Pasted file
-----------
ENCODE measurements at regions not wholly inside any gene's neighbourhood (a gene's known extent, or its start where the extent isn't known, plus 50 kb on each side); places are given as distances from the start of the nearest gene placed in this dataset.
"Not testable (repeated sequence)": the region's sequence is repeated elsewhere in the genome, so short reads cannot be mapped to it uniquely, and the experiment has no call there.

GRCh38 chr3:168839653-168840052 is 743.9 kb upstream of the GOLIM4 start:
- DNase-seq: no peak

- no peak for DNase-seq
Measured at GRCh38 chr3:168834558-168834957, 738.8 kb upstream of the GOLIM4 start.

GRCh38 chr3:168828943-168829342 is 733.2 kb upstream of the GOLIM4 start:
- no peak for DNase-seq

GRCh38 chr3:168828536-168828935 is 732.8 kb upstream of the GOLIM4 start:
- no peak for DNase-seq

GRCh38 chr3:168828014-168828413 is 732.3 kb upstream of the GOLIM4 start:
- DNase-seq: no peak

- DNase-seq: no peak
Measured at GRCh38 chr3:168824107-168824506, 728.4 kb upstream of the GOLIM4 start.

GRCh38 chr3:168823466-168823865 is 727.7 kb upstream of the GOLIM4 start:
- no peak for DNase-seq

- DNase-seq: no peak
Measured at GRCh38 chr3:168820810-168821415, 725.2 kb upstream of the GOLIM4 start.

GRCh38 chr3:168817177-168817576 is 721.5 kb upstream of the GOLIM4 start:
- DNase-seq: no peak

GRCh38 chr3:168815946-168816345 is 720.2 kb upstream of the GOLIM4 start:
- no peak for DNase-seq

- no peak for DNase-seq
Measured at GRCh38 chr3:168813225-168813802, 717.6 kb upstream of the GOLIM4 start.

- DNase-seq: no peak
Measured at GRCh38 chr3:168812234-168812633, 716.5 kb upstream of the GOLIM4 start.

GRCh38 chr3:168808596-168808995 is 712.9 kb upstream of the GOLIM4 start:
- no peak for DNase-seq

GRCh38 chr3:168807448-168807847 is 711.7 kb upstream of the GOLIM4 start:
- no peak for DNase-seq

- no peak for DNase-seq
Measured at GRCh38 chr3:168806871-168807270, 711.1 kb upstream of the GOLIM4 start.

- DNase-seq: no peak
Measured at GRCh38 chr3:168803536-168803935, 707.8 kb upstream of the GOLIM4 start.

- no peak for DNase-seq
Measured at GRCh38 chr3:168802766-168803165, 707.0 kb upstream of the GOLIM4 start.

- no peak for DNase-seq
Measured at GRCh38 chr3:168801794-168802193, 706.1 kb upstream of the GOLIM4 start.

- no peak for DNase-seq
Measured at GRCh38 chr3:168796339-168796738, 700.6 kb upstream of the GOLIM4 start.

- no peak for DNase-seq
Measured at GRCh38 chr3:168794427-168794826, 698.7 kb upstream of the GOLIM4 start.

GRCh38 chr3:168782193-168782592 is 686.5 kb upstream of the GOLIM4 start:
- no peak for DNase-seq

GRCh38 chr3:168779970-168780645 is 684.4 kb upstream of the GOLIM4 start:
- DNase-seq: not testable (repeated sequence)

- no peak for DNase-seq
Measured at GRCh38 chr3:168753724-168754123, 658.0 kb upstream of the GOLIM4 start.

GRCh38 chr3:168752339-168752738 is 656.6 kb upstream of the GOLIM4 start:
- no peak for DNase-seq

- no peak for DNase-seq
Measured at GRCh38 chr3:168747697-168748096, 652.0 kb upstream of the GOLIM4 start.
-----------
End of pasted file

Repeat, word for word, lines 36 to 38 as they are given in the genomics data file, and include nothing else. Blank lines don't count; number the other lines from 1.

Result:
Measured at GRCh38 chr3:168802766-168803165, 707.0 kb upstream of the GOLIM4 start.

- no peak for DNase-seq
Measured at GRCh38 chr3:168801794-168802193, 706.1 kb upstream of the GOLIM4 start.